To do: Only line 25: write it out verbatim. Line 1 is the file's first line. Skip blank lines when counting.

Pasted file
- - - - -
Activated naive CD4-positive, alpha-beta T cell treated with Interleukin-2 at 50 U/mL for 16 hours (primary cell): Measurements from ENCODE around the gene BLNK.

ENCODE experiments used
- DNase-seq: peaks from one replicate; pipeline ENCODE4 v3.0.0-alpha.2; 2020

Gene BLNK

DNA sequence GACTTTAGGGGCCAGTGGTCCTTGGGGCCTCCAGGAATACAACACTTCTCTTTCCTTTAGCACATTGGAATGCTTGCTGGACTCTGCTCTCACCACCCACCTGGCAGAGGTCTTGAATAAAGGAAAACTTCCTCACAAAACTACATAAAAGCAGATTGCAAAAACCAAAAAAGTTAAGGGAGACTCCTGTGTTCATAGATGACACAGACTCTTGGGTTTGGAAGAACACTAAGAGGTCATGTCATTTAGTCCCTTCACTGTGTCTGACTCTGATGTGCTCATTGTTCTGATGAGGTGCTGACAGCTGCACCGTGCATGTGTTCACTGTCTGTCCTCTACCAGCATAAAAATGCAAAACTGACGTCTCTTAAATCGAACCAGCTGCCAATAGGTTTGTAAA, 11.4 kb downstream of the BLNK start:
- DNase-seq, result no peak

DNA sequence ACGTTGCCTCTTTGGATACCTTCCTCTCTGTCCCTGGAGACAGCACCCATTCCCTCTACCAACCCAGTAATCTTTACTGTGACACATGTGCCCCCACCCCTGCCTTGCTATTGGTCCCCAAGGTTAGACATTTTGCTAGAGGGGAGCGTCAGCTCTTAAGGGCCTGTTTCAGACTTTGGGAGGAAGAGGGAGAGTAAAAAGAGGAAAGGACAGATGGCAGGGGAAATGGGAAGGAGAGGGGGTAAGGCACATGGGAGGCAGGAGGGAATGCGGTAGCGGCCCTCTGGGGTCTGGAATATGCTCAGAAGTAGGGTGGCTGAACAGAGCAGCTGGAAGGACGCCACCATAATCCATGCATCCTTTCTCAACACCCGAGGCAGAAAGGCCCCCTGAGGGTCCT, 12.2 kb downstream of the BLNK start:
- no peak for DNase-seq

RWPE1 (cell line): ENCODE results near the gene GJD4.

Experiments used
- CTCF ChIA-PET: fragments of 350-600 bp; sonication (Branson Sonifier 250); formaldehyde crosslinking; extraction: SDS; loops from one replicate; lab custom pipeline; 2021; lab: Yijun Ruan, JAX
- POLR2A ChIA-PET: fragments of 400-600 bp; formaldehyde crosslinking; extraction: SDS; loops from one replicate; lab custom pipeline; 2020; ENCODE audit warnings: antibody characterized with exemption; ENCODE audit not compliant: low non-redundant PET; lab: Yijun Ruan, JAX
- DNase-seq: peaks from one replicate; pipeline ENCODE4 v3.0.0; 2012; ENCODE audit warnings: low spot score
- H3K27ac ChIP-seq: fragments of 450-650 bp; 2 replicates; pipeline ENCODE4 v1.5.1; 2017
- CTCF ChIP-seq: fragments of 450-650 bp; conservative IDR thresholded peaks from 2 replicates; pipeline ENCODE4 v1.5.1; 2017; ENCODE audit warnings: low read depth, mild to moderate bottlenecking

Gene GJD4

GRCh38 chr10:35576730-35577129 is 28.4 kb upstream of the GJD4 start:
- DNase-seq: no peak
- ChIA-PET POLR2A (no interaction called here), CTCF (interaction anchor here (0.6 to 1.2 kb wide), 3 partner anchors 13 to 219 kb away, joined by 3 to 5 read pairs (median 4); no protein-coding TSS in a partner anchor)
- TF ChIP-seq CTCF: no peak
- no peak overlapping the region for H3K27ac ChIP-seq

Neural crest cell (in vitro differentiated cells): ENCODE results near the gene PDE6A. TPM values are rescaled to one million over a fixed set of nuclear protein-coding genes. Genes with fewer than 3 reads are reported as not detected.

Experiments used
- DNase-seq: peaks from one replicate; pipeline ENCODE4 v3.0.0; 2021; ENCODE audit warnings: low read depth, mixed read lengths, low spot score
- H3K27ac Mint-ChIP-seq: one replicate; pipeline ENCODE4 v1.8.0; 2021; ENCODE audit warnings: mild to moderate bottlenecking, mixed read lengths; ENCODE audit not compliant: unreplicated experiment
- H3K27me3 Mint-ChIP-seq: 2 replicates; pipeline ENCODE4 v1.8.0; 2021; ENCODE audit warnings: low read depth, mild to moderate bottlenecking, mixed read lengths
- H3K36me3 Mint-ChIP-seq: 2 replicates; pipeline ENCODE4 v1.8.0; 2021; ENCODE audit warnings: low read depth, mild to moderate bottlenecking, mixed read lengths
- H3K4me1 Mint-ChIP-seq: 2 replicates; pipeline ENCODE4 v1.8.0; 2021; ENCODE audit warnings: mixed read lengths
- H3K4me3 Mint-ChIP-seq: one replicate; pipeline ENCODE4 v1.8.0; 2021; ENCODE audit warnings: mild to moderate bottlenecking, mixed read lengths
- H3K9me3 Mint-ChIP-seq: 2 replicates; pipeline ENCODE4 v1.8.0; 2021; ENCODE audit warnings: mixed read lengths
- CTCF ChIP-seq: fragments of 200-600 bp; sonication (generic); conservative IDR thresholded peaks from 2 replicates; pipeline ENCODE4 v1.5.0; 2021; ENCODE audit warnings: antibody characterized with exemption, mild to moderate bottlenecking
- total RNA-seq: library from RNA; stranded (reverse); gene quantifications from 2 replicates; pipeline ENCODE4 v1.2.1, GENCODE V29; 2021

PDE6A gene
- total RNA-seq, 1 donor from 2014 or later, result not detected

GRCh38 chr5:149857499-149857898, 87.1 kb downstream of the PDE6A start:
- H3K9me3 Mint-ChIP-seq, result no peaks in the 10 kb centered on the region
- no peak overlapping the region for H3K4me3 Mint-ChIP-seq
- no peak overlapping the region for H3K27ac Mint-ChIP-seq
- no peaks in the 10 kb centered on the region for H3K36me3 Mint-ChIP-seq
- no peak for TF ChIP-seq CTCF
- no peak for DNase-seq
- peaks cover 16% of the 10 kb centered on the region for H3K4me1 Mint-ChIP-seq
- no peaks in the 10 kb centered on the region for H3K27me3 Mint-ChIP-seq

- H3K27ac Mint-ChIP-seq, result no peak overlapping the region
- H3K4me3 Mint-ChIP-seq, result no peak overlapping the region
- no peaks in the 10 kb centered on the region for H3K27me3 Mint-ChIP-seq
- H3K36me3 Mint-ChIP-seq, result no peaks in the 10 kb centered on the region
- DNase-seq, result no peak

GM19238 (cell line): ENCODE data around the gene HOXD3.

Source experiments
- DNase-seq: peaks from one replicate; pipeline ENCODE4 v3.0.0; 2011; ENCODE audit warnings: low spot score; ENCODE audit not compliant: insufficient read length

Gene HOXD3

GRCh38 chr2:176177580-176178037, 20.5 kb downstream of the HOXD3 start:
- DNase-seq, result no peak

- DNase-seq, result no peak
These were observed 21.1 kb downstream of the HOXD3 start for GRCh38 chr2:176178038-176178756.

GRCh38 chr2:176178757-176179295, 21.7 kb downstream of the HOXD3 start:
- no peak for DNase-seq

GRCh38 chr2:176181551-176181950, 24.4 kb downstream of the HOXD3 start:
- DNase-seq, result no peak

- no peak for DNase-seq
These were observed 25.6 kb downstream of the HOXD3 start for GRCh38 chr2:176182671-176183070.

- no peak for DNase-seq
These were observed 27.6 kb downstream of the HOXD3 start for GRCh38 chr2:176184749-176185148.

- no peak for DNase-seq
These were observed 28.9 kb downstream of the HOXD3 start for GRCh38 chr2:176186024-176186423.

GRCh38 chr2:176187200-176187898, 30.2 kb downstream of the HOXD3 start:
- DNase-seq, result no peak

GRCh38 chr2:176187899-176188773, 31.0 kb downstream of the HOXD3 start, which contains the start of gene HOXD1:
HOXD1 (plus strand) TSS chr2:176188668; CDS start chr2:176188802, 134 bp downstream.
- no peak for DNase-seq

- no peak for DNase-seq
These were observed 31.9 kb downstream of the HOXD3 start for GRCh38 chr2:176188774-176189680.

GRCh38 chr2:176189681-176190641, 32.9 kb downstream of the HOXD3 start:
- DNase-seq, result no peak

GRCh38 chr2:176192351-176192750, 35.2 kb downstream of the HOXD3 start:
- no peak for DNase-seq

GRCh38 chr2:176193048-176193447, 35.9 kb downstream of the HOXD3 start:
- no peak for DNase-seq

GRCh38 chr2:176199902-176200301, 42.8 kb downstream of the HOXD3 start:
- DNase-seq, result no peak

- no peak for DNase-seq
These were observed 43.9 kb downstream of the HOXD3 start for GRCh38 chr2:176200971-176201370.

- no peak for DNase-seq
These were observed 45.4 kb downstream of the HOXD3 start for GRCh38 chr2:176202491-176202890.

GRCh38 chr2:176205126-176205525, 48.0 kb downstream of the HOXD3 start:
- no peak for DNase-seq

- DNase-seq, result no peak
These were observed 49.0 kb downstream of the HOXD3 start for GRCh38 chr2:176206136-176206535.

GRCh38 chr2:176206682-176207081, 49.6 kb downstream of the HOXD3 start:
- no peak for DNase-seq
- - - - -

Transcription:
- H3K27ac Mint-ChIP-seq: one replicate; pipeline ENCODE4 v1.8.0; 2021; ENCODE audit warnings: mild to moderate bottlenecking, mixed read lengths; ENCODE audit not compliant: unreplicated experiment